Learning About Friendship – Part 2

So I learned what a friend isn’t. At the end of the day, that’s not so important. I also learned (or at least was reminded of) what a friend is. That’s more important. Again, Facebook, for all its inherent faults, helped me along.

Last week, I saw someone I knew from 15 years ago had finally given in and join Facebook. Now I wouldn’t say I’d been best buds with this particular person, but we were well acquainted. We were in the same church, so not surprisingly at one time we saw each other on at least a weekly basis. Though not a lawyer, he had, in his professional capacity and as a friend, referred clients to me in past. I saw that he was FB friends with at least five other friends of mine, so I threw my usual caution and lack of self-confidence to the wind and sent along a friend request. Over the next few days I saw that he added lots of friends.

That’s when it was clear that even though I hadn’t been officially ignored, I wasn’t going to be one of them. Then there’s that little twinge of embarrassment, a bit like when you greet somebody in the street and they look at you and blank you. That has happened to you, right? And then the twinge becomes a cringe, while you remind yourself that it isn’t the the same as putting out your hand to shake someone else’s just to have them keep theirs firmly in their pocket. I withdrew my friend request, as if that gave it some modicum of dignity.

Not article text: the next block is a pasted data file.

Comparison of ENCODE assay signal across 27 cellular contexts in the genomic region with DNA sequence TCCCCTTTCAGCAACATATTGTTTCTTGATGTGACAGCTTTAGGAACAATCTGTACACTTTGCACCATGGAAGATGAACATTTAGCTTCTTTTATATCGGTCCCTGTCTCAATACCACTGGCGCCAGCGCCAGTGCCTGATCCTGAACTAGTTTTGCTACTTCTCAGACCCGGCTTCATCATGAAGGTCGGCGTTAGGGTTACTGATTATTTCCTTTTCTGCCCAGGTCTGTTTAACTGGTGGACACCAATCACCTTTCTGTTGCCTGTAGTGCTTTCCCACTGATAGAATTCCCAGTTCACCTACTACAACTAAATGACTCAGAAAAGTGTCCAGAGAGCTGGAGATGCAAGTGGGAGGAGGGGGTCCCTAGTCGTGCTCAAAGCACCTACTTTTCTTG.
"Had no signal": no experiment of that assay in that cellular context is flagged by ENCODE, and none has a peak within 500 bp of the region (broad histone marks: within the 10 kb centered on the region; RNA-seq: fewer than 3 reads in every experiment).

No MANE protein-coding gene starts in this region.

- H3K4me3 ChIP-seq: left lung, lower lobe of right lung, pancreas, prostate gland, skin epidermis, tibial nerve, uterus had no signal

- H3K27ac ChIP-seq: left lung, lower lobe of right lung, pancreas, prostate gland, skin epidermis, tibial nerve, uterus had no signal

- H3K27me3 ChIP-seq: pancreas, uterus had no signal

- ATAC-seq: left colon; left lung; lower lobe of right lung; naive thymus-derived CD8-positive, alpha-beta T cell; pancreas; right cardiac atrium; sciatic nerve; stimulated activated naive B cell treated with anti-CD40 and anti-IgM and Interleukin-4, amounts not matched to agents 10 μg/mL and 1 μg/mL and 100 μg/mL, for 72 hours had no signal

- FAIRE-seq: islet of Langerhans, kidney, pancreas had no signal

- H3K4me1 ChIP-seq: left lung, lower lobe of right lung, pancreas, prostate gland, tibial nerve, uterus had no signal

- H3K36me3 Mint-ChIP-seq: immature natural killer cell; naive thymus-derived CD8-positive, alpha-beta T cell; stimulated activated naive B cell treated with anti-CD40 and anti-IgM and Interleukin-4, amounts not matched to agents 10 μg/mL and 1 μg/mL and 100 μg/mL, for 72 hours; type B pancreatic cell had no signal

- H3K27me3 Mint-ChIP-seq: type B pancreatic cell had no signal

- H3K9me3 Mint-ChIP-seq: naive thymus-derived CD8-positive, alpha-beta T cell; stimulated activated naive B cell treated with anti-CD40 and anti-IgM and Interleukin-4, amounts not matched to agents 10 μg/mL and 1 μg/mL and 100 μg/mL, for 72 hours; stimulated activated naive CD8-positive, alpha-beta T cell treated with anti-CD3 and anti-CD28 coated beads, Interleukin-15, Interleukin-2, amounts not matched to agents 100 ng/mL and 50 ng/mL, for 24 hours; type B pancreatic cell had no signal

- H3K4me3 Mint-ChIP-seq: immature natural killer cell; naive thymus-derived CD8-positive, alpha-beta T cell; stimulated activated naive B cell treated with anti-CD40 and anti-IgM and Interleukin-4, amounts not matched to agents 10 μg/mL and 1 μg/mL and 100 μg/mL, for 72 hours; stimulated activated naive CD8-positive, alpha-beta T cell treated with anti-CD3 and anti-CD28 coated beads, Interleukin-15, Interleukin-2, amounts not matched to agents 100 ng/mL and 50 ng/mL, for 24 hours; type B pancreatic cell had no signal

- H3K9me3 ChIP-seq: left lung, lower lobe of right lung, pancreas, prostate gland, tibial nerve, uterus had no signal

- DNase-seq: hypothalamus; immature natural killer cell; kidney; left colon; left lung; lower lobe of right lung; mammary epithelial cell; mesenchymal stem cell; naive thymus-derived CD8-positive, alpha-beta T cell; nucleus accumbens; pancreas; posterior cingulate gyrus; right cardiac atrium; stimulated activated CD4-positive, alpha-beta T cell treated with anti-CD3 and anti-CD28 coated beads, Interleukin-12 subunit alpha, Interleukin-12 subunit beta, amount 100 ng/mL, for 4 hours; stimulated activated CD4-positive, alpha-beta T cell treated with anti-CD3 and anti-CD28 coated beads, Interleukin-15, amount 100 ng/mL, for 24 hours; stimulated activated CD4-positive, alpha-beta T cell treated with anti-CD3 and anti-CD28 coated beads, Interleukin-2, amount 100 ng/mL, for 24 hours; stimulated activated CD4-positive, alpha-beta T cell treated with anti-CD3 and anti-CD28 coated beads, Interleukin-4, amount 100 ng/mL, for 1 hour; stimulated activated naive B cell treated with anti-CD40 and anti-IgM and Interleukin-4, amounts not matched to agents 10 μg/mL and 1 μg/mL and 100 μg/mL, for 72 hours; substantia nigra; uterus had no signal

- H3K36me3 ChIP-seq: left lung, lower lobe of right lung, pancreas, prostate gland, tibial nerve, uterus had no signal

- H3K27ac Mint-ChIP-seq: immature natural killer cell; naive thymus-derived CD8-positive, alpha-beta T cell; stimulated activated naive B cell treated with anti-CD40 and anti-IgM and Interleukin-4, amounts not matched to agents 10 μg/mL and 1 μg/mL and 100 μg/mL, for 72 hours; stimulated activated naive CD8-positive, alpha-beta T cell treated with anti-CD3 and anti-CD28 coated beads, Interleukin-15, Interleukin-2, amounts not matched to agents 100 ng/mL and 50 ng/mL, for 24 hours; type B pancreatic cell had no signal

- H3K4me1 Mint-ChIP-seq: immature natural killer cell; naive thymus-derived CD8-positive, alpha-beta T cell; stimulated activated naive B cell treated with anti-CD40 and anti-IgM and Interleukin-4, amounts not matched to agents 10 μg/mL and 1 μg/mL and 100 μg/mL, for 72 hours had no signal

Now this was one those things where you don’t see it coming, but on the other hand it isn’t a total surprise. It happened some time back with another friend. I’d known them a bit longer. Closer to 20 years. Even used to go over to their house every week for food, fellowship and Bible study. We use to hang out with a lot of the same people from church. Though they did end the once-a-week thing rather abruptly, as far as I knew we were still friends. So there they were on Facebook and already FB friends with the same bunch of people, so I thought this was a no-brainer. I had bet they’d be glad to know how I was doing and I really wanted to catch up with them. This time I didn’t have the chance to withdraw. They deleted my request without a lot of pause. It’s times like these when I wish Facebook had the programmed savvy to keep from continually popping up an alert telling me that I should add them because we have so many friends in common.